From Strategic Culture
The United Nations General Assembly's annual plenary session has heard a fair share of bizarre speeches by world leaders in the 72-year history of the world organization. U.S. President Donald Trump's speech on September 19, while intemperate and undiplomatic, was not the only rancorous diatribe or the most peculiar oration ever heard within the hall of nations.
Trump referred to Democratic People's Republic of Korea (DPRK) head of state Kim Jong Un as "rocket man" and a person on a "suicide mission" who, along with his nation, would be "totally destroyed" by the United States if the North attacked the United States or its allies. Trump's comments resulted in stone-faced silence from the other world leaders and diplomats gathered inside the General Assembly. At one point in time during Trump's speech, his White House chief of staff, retired General John Kelly, was seen burying his face into his hand. Although most of Trump's venom was directed against North Korea, he also castigated Iran, Cuba, Syria, and Venezuela. The baring of Trump's fangs toward the five countries is in keeping with the neoconservative foreign policy drift of his administration. Iranian President Hassan Rouhani, in New York for the General Assembly session, succinctly characterized Trump's speech as "ignorant, absurd and hateful rhetoric."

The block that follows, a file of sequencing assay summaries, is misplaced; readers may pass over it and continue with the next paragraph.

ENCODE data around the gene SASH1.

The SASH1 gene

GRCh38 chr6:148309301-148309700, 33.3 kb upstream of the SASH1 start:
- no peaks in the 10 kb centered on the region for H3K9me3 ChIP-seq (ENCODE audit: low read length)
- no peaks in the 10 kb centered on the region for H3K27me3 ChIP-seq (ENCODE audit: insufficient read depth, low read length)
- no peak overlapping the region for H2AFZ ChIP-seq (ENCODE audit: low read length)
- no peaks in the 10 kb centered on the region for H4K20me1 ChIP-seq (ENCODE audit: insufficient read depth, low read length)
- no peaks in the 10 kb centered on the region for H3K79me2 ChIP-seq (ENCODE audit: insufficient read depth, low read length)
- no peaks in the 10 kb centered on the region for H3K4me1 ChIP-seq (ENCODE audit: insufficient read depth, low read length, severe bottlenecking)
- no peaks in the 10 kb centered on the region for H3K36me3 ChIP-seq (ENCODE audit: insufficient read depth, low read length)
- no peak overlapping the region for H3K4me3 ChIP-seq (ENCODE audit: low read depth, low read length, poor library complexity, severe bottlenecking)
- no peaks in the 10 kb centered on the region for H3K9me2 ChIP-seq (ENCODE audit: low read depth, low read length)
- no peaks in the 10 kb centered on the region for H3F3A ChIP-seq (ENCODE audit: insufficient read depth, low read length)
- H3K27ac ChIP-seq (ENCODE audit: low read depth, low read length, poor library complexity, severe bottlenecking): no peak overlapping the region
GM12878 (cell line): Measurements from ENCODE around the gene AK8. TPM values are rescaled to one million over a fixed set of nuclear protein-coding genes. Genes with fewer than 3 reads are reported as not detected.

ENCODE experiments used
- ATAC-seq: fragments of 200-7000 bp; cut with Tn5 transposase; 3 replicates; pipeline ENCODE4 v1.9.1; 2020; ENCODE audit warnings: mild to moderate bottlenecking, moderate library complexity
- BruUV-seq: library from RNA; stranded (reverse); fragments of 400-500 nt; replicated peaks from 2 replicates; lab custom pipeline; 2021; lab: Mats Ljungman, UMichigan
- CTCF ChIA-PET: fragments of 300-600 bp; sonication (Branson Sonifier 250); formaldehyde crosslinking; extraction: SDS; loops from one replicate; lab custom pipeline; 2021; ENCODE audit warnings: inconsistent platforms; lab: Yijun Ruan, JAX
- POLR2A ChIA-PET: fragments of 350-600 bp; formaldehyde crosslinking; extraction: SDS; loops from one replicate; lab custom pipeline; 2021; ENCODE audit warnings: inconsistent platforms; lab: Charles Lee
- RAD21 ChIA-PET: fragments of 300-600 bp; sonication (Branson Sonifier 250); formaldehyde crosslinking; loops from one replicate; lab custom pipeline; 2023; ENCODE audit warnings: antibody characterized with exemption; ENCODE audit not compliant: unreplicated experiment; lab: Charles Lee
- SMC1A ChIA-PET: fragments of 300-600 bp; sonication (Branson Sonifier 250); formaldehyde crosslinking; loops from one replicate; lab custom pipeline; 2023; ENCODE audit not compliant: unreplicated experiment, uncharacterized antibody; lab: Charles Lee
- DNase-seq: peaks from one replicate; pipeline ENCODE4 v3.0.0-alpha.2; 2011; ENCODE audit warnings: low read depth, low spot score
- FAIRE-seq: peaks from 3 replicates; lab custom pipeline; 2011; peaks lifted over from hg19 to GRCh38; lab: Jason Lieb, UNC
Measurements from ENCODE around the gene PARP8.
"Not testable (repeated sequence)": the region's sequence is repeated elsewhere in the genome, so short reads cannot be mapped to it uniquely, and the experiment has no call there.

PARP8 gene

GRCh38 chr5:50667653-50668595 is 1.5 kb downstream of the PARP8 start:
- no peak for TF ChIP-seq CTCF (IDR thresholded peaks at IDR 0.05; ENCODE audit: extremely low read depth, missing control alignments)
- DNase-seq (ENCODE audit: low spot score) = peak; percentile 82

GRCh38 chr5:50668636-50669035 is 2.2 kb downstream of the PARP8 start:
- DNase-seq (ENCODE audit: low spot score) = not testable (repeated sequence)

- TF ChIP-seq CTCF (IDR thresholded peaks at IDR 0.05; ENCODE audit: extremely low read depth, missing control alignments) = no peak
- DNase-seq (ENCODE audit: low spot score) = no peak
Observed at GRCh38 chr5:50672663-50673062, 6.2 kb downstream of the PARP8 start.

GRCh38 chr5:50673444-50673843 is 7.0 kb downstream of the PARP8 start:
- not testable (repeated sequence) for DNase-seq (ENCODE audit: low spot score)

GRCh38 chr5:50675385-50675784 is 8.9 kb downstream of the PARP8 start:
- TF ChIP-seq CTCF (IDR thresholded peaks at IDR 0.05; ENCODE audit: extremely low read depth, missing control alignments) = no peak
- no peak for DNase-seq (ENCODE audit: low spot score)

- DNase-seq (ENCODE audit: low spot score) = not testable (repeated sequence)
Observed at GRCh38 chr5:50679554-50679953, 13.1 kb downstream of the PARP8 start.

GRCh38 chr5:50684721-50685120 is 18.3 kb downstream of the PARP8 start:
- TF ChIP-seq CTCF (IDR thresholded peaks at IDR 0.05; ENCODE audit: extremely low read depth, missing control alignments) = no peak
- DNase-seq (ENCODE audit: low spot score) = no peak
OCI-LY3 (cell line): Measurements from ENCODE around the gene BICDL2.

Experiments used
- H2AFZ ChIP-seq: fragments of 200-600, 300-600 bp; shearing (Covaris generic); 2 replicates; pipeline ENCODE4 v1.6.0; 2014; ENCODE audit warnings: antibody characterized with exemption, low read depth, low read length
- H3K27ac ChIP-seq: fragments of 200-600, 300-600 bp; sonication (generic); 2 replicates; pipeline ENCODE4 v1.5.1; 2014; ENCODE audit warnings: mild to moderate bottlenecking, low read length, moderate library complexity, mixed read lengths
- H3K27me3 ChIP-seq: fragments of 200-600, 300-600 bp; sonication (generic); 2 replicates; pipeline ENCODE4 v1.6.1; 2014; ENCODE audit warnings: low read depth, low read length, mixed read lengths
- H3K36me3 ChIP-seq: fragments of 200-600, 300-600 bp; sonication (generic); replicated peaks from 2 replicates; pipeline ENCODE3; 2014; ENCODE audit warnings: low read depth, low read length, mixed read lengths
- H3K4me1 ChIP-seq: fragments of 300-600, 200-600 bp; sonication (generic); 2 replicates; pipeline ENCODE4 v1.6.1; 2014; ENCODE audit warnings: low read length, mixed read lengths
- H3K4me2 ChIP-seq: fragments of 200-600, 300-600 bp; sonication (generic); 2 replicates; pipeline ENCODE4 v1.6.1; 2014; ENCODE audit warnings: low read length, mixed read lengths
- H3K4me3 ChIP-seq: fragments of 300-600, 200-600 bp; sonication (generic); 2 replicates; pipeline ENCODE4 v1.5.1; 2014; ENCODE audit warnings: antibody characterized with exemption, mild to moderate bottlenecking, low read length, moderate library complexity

The only world leader who beamed during Trump's speech was Trump's ideological doppelganger, Israeli Prime Minister Binyamin Netanyahu. The scandal-plagued Israeli leader is no stranger to berating other countries before the General Assembly. In 2012, Netanyahu displayed before the General Assembly a cartoonish bomb with a lit fuse. The "Bibi Bomb," which was meant to convey false intelligence on Iran's alleged 90 percent nuclear weapons uranium enrichment, became the target of jokes and derision. Undeterred by his past use of the General Assembly's podium for cheap publicity stunts, in 2016, Netanyahu publicly berated Palestinian President Mahmoud Abbas, who had spoken just before him. Trump and Netanyahu have made no secret of their disdain for the UN. In Trump, Netanyahu has found a boorish comrade-in-arms. It was also no coincidence that Trumps' speech was largely the product of his pro-Likud speechwriter, the Jewish white supremacist Stephen Miller.